The coverage of Donald Trump’s campaign is illustrative of the narrative and how its good vs bad judgment works. Overwhelmingly positive Trump coverage was okay in the beginning of his campaign because coverage would get readership and clicks for the media, all with the overall pretense of fairness. Thus media disseminating the narrative could attract those intrigued by him as well as their traditional followers who were horrified by him. The positive news was not about his actual views on issues, but rather the size of his crowds, the attention he was getting, etc. As time moved on, the narrative shifted to an overwhelmingly critical tone which will reach a crescendo at the time of the election. This process plays out in every presidential race. As Glenn Reynolds observed, Mitt Romney was Hitler when a candidate, but four years later he sets the high standard of Republican candidates that the current candidate does not live up to.

For those who would like to understand the world, consider going (a) above the narrative to the Times Literary Supplement; (b) to competing narratives, such as The Wall Street Journal, National Review, Mother Jones and Fox News and (c) below the narrative to the Drudge Report, the National Enquirer and Internet sources of the undernews.

Equally important would be to adopt a more analytical approach rather than sanctimonious liberalism to policy and political matters, starting with the concept of dialectics. Simplified, the Hegelian dialectic posits that a Thesis is opposed by its Antithesis, out of which comes a Synthesis. This synthesis then becomes a thesis and the process continues. For example, if Sanctimonious Liberalism is the Thesis, then Trump is the Antithesis. Many people lost in the fog of sanctimonious liberalism were blindsided by the Brexit vote and the success of Trump. It is as if they believed that sanctimonious liberalism was already The Absolute Idea and is so perfect that it would never give rise to an antithesis. However, even this early in the process some have already attempted a Synthesis. Lawrence Summers, for example, called for responsible nationalism, not reflex globalism in a piece in the Financial Times.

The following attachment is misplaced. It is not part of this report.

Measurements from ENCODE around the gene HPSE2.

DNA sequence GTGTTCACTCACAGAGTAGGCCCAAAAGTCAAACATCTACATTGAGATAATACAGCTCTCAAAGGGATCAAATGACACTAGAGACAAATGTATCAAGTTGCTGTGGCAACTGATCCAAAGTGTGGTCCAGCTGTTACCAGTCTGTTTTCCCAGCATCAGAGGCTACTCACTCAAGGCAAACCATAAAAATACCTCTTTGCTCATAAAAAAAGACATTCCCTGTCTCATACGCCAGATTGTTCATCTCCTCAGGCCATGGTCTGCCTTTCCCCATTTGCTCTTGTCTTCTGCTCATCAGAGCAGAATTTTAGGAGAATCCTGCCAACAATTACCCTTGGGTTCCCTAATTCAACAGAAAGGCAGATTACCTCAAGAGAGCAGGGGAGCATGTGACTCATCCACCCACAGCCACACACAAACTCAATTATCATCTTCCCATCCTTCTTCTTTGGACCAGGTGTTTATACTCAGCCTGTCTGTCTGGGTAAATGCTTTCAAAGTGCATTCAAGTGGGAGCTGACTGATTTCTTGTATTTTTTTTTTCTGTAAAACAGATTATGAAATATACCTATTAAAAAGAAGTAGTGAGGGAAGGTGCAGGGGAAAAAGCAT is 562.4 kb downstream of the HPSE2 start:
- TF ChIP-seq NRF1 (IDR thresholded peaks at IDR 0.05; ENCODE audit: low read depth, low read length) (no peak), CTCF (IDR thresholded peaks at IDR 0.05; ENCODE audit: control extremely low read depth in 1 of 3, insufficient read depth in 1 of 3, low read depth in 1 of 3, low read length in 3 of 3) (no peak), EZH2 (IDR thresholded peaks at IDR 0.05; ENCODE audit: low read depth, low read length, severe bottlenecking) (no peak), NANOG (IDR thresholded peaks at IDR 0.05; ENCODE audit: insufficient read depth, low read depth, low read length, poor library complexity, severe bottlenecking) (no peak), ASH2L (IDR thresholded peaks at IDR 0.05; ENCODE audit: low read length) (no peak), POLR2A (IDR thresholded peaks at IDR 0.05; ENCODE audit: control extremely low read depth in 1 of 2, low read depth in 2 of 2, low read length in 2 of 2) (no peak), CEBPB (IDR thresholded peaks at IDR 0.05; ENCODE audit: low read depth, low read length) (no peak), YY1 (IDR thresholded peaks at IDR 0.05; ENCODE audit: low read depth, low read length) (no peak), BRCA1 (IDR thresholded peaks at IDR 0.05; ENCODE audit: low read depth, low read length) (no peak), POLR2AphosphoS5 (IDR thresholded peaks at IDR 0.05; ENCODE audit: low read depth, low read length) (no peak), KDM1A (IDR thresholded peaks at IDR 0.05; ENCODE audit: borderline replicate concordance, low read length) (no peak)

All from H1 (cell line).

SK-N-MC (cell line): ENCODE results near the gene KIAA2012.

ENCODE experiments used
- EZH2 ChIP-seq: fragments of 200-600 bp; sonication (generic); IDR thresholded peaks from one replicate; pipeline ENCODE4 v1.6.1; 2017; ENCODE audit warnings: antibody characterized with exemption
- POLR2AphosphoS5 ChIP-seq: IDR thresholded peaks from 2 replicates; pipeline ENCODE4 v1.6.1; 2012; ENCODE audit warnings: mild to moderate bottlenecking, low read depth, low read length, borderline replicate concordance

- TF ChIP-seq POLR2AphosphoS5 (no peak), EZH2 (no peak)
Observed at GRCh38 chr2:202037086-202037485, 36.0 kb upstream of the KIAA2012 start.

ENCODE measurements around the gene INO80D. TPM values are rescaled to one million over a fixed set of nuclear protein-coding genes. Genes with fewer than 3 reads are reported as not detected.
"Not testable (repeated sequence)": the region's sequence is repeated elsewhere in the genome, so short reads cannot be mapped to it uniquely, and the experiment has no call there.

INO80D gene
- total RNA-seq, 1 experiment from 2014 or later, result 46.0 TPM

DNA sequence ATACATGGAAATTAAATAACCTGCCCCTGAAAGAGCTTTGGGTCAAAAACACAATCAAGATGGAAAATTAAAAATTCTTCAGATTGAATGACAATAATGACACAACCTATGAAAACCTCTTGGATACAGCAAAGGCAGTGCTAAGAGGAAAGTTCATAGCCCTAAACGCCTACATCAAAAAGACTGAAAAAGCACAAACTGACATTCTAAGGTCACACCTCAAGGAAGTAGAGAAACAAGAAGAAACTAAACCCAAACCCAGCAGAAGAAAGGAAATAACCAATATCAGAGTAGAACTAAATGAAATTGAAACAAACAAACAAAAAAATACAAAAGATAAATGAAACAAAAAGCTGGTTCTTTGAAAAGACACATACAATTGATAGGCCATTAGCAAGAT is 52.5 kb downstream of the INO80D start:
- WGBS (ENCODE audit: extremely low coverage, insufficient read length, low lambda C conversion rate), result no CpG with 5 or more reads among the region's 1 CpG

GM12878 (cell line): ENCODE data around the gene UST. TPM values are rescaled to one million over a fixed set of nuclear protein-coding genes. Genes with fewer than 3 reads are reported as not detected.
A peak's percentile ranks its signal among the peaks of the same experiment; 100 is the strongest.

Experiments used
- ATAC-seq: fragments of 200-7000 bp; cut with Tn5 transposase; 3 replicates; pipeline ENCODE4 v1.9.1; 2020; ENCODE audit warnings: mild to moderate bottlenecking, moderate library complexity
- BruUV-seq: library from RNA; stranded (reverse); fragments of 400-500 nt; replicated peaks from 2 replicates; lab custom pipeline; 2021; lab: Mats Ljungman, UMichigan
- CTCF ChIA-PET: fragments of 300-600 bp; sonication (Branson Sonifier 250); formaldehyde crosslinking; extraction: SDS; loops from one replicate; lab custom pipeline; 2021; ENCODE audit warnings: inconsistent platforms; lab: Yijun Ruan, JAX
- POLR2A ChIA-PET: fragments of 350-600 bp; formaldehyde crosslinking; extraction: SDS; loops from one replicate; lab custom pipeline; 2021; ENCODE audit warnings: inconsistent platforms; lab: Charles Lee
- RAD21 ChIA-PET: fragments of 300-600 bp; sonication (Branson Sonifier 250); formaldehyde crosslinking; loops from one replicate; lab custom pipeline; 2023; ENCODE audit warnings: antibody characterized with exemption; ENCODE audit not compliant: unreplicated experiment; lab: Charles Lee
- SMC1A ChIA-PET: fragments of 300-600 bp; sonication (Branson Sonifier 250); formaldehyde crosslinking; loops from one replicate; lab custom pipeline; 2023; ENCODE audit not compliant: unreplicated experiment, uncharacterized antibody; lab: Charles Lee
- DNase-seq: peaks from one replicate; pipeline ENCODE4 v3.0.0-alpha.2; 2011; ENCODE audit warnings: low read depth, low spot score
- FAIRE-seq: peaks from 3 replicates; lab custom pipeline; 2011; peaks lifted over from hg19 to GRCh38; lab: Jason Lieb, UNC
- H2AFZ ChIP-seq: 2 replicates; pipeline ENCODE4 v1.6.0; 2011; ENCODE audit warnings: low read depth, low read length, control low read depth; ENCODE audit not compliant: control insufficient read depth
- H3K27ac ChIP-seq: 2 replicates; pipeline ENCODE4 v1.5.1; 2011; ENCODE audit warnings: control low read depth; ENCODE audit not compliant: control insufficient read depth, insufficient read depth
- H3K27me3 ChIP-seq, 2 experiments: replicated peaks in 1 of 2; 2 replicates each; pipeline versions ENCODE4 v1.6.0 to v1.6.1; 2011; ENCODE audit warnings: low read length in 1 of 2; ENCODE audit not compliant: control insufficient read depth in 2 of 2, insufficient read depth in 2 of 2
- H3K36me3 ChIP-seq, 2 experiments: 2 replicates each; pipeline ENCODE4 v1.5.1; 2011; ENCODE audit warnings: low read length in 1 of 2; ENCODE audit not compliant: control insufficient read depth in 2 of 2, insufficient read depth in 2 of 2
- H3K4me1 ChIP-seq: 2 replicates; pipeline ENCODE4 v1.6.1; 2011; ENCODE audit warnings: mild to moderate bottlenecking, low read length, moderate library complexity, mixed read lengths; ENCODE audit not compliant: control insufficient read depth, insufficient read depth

Just as the financial crisis had a long runup, the crisis of sanctimonious liberalism has also had a long runup. The holier-than-thou, though secular, moral contempt for those who disagree with the narrative has, not surprisingly, angered millions.  In addition, free trade agreements, while a good thing overall for the country as a whole, have both winners and losers. But according to the narrative, if you object that you are a victim of a free trade agreement you are xenophobic and a “bitter clinger.” In the narrative, whites and males are the oppressors, so white males cannot be victims. However, here in pathetic flyover country, some white males are victims, in fact. The Wall Street Journal tells us in a news story, “Across 25 of the world’s advanced economies, about two-thirds of the population -- more than half a billion people -- earn the same as or less than their peers did a decade ago.” That’s a lot of bitter clingers.

A new approach (synthesis, anyone?) might start with the concept that a government should focus on all of its own citizens rather than focus on identity groups based on victimhood.  It might also focus on individuals rather than group averages and recognize there are losers in the so-called oppressor groups and winners in the so-called oppressed groups. It might also allow people to express anodyne opinions or even disagree with a member of an oppressed group without being charged with thought crimes such as racism and sexism.